This true ballet d'action was born in 1789 and was considered revolutionary at a time when ballets were deliberately artificial entertainments, mostly concerned with classical subjects in tragic mode. Jean Dauberval chose instead to create a comedy set in the farmyard. Lise lives with her mother, the Widow Simone, who wants her to marry a rich idiot. Lise would rather have the handsome young farmer Colas and the ballet's action tells how the lusty young couple outwit the ambitious old lady. It was a subject ideally suited to Frederick Ashton's wit and to his flair for creating believable characters. His version, created in 1960, was an immediate success. He stuck firmly to the original scenario. The bewitching mime sequence in which the solitary Lise imagines her marriage to Colas and the children they have together was taught to Ashton by the great Tarmara Karsavina. The really Ashton touches are found in the dancing chickens, the maypole, the clog dancing and the extraordinary character of Alain the idiot, created by Alexander Grant. Performance screen the ballet tonight. Lise is danced by the great Lesley Collier, whose sweetness and virtuosity made her one of the greatest interpreters of the role.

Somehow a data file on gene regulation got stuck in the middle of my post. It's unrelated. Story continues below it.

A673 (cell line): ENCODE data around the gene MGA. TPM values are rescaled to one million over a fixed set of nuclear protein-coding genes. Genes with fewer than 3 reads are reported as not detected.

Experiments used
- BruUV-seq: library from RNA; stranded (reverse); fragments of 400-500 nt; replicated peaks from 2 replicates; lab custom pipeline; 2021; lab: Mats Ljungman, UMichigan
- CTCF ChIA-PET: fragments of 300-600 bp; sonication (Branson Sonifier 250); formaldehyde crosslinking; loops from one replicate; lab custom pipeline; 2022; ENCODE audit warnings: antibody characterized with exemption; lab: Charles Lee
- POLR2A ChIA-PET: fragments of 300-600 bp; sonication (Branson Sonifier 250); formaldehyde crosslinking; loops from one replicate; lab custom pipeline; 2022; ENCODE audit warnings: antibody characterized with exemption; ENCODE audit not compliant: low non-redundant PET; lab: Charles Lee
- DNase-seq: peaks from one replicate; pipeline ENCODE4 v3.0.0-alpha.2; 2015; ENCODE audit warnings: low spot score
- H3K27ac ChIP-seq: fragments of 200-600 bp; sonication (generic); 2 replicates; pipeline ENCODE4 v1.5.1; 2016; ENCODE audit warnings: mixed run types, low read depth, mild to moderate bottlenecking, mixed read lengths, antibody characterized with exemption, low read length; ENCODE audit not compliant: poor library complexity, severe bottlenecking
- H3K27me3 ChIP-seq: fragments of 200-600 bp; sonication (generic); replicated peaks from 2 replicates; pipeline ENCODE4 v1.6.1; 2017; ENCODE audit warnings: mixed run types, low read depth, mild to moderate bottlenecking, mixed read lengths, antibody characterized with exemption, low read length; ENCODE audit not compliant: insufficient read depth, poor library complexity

Later this week you can catch the Kirov Ballet in The Stone Flower and the documentary Dancing for Mr B in which six Balanchine ballerinas (including Maria Tallchief, Allegra Kent, and Darci Kistler) discuss the great man and his working methods. Get some Maltesers in, stick a cardboard cut-out of someone's head in front of the screen and you're away.
La Fille Mal Gardee, tonight 7pm; The Stone Flower, Mon 9pm; Dancing for Mr B, Thurs 10.30pmReuse content